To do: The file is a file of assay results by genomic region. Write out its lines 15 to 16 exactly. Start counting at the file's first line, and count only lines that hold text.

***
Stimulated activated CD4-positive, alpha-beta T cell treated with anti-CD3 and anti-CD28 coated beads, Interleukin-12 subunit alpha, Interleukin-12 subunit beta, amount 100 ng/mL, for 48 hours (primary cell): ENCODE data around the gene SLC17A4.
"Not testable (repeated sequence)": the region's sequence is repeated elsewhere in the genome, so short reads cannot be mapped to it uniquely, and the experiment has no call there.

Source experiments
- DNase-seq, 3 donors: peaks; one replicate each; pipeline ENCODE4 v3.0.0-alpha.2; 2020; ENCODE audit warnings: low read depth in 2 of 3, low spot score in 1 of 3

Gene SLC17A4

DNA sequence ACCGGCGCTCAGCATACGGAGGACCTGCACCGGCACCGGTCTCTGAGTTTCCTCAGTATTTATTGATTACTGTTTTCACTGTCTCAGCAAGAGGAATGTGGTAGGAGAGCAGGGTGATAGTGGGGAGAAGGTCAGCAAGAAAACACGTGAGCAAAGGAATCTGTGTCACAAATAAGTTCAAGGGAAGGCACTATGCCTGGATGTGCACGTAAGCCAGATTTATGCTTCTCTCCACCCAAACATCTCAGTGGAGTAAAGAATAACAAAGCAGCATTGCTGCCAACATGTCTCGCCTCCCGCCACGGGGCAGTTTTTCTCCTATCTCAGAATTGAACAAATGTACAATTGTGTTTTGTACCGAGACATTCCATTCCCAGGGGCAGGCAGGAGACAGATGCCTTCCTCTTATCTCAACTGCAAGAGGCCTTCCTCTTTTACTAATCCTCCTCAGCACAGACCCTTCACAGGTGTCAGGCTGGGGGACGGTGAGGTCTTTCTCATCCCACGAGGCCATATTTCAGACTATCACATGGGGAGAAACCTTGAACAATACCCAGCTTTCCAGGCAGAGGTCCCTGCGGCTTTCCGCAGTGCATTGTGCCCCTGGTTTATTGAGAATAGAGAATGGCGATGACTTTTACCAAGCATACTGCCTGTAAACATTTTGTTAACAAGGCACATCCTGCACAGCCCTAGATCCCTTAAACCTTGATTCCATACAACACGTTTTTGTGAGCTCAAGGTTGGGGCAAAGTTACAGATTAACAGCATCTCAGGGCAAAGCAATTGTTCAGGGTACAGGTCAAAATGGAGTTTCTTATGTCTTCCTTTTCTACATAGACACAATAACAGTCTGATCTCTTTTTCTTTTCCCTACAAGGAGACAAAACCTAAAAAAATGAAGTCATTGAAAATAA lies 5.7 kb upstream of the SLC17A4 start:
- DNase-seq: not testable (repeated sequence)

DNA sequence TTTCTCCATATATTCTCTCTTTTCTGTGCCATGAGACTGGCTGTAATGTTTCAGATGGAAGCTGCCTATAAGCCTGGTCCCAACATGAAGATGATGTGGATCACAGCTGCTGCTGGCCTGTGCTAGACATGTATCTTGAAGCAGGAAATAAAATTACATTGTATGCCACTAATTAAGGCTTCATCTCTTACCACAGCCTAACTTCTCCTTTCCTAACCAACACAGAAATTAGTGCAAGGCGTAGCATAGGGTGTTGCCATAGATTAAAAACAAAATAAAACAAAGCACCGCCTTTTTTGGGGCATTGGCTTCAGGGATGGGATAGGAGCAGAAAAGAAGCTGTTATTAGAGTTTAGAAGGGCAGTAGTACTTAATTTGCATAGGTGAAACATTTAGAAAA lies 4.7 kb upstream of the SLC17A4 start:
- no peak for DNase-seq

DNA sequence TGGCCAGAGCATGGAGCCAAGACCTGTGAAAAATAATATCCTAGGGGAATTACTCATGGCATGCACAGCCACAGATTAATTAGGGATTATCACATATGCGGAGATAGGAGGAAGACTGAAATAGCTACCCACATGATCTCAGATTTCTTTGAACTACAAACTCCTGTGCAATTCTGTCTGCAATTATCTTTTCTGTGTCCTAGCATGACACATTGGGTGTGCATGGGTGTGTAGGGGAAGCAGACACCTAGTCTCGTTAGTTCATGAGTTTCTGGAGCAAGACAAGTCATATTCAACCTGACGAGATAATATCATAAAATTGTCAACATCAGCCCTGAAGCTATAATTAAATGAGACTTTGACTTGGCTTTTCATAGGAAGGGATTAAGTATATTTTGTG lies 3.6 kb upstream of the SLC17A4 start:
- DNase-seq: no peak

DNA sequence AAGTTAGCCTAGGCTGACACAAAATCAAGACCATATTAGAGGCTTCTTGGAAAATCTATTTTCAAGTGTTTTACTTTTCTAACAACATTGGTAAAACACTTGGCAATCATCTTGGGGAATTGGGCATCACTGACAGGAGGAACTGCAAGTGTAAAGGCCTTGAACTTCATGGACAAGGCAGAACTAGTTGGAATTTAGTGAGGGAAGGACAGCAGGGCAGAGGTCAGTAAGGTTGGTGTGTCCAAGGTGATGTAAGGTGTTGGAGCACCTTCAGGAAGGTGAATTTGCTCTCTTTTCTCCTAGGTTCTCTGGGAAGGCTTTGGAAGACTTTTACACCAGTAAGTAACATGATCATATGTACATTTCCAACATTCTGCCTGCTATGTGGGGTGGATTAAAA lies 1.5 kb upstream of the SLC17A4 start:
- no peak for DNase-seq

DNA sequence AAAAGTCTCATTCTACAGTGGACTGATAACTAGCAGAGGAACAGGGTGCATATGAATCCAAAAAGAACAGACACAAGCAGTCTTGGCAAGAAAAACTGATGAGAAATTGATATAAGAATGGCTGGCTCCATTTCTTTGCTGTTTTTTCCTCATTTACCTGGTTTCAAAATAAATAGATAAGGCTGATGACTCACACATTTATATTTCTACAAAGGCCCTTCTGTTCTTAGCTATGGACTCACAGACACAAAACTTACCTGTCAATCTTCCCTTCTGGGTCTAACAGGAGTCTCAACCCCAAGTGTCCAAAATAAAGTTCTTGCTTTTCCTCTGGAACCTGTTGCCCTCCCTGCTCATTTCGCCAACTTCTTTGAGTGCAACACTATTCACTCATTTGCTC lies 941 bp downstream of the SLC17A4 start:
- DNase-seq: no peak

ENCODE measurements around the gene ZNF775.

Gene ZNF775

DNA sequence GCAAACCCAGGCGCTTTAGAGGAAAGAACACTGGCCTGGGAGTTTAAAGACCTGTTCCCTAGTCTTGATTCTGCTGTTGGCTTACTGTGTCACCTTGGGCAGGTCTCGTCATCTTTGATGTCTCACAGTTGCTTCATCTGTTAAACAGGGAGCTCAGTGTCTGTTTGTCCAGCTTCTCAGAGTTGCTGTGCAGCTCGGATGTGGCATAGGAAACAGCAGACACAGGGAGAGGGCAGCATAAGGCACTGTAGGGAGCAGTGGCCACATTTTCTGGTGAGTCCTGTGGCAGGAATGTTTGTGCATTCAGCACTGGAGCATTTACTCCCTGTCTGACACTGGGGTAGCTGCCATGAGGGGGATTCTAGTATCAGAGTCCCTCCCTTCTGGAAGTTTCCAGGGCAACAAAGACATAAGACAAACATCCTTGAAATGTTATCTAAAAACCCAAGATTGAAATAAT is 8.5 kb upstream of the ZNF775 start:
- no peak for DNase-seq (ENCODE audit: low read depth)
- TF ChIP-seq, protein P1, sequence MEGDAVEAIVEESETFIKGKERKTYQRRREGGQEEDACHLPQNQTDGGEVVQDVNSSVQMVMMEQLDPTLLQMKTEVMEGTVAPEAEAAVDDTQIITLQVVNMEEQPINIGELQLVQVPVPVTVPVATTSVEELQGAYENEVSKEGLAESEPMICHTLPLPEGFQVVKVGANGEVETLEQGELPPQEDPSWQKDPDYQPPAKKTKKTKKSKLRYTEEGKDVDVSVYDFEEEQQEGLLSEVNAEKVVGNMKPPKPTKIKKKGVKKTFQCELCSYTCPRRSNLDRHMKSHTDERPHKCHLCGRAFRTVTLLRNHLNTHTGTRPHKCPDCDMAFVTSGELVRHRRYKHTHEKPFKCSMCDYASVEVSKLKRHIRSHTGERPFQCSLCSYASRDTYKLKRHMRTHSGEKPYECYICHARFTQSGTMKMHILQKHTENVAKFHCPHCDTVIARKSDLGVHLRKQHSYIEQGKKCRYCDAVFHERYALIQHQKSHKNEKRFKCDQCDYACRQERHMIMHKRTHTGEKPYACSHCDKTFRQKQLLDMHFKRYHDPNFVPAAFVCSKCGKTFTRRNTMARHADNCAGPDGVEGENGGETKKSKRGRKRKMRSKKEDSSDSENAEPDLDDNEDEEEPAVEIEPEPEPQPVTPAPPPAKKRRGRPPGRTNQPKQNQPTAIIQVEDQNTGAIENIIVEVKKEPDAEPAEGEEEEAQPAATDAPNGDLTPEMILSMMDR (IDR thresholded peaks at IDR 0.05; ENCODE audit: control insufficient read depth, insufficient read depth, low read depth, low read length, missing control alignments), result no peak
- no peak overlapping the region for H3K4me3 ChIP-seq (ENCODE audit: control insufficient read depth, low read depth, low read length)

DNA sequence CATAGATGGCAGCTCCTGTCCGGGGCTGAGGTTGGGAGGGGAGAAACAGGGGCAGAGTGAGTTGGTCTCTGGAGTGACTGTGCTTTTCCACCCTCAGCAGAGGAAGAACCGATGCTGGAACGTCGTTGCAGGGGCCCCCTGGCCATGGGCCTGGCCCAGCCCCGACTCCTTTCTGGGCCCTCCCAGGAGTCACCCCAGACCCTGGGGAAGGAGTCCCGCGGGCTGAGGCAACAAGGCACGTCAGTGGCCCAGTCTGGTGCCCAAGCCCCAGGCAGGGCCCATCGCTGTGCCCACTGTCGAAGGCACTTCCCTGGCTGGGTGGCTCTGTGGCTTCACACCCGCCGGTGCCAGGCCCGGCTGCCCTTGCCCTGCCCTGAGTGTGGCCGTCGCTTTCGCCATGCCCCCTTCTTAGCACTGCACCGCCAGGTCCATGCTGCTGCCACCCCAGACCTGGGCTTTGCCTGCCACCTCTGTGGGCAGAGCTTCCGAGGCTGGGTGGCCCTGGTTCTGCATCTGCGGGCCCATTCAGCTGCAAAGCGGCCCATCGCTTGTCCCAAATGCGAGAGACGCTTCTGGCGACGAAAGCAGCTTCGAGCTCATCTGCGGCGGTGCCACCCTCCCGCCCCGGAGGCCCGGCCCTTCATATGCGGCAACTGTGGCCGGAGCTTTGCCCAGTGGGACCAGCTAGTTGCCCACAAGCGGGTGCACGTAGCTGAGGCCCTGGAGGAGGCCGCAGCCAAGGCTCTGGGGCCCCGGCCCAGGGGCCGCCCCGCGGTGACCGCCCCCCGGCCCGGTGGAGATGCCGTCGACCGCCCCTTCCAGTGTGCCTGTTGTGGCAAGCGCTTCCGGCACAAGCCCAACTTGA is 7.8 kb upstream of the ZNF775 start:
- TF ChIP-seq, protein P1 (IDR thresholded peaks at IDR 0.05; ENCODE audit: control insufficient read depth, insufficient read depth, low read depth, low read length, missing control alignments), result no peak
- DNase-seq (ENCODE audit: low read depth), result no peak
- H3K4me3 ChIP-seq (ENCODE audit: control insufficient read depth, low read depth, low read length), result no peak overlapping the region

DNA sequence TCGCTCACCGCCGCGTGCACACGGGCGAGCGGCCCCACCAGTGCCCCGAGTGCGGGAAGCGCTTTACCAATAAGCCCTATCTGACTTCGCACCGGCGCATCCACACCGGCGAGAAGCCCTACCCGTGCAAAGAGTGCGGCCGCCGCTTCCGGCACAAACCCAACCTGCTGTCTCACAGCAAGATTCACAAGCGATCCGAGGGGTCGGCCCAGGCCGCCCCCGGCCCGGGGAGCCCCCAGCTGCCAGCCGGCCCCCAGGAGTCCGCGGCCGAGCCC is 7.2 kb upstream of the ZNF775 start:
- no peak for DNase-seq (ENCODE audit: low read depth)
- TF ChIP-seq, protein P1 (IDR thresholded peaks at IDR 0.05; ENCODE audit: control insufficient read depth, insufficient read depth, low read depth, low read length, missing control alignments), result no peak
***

- DNase-seq: no peak

ENCODE measurements around the gene ZNF775.